Ukraine has agreed to pay $1.52 billion to Gazprom by January 11th, leaving a balance of over half a billion dollars to pay off its debt. It will be interesting to monitor this development in the next days. In the wake of the shut-off Gazprom stated it will increase supply to Europe via a line running through Belarus. Unlike in 2006, Europeans are not as worried for they have adequate inventory and alternative supplies such as liquefied natural gas. Ukraine says it has gas in storage equivalent to about 35% of annual consumption.
Let’s hope this number is accurate. Today’s weather report out of Kiev shows 13 degrees Fahrenheit and a chance of snow.
Key highlights from the article include:
• Aeon stores with 33 Hong Kong outlets grew 9 % y-o-y in the week of December 24 – 30th.
• Sun Hung Kai Properties, Hong Kong’s largest private operator of shopping centers, said sales at its 20 shopping malls grew more than 10% y-o-y; and
• A record 420,000 shoppers visited apm, SKHP’s flagship shopping center in Kwun Tong for New Year countdown.
Based on these preliminary reports, which are more than anecdotal, both holiday sales and traffic were very strong in Hong Kong over the holidays. As we have been emphasizing over the last few months, both stock selection and country selection will be critical in 2009. While a rising tide, in terms of emerging market growth did indeed lift all boats from 2003 - 2007, in the coming 12-months differentiation will occur. And rightfully so as the economic prospects and country balance sheets are widely divergent in emerging markets, and the countries formerly known as BRICK.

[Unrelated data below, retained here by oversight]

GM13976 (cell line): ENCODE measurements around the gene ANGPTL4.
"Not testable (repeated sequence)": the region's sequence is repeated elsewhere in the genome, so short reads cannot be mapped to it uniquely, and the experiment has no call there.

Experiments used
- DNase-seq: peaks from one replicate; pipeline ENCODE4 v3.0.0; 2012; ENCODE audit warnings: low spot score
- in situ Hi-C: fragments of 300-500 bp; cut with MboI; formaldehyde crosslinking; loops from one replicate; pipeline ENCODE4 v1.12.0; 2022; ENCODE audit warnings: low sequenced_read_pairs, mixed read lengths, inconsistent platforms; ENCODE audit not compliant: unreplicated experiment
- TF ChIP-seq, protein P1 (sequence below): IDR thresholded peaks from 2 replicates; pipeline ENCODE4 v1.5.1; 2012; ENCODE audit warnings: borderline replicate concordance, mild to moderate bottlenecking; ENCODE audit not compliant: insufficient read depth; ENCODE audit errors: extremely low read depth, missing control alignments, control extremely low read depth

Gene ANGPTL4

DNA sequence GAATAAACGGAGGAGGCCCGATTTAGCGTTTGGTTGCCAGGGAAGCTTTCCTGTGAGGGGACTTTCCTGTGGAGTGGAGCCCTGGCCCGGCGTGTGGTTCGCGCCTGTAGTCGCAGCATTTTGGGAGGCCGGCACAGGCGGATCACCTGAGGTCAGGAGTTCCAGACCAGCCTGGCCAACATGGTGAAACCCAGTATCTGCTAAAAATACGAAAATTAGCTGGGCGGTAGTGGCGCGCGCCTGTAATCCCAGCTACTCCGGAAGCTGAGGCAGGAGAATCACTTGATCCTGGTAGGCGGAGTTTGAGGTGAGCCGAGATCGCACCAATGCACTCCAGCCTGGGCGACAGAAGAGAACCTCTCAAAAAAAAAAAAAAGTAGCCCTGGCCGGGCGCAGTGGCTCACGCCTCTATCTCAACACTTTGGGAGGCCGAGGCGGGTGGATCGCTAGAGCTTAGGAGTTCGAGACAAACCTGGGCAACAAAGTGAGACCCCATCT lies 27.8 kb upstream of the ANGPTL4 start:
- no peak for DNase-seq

We continue to be long FXI, which is the iShares FTSE/XINhua China 25 Index.
Daryl G. Jones
The Reserve Bank of India cut rates for the fourth time in four months as weekly inflation data continues to provide Prime Minister Singh’s government with justification to take up rates. Indian stocks rallied for a second day on the news, but trade data released yesterday suggests that the long term impact of the cuts will be minimal. Exports declined again in November by nearly 10% year-over-year, the second consecutive decline. For a country in which over a third of GDP is dependent on external trade, declining foreign demand is ominous.
In the face of increasingly grim data, the Indian recovery plan looks woefully inadequate -particularly when contrasted with China’s massive $580 billion stimulus package. The doubling of limits for foreign holdings in government debt that accompanied the rate cuts suggest that Singh’s team is already scrambling to find ways to finance the stimulus measure announced without reducing current spending on social services – a necessity if they hope to survive this year’s elections.
We bought back our IFN short on Tuesday to take a modest profit and get out of the way of a squeeze rally spurred by this rate cut, which we anticipated would arrive even if WPI came in flat. We will continue to keep our eye on the Indian market and will look to re-short into strength opportunistically.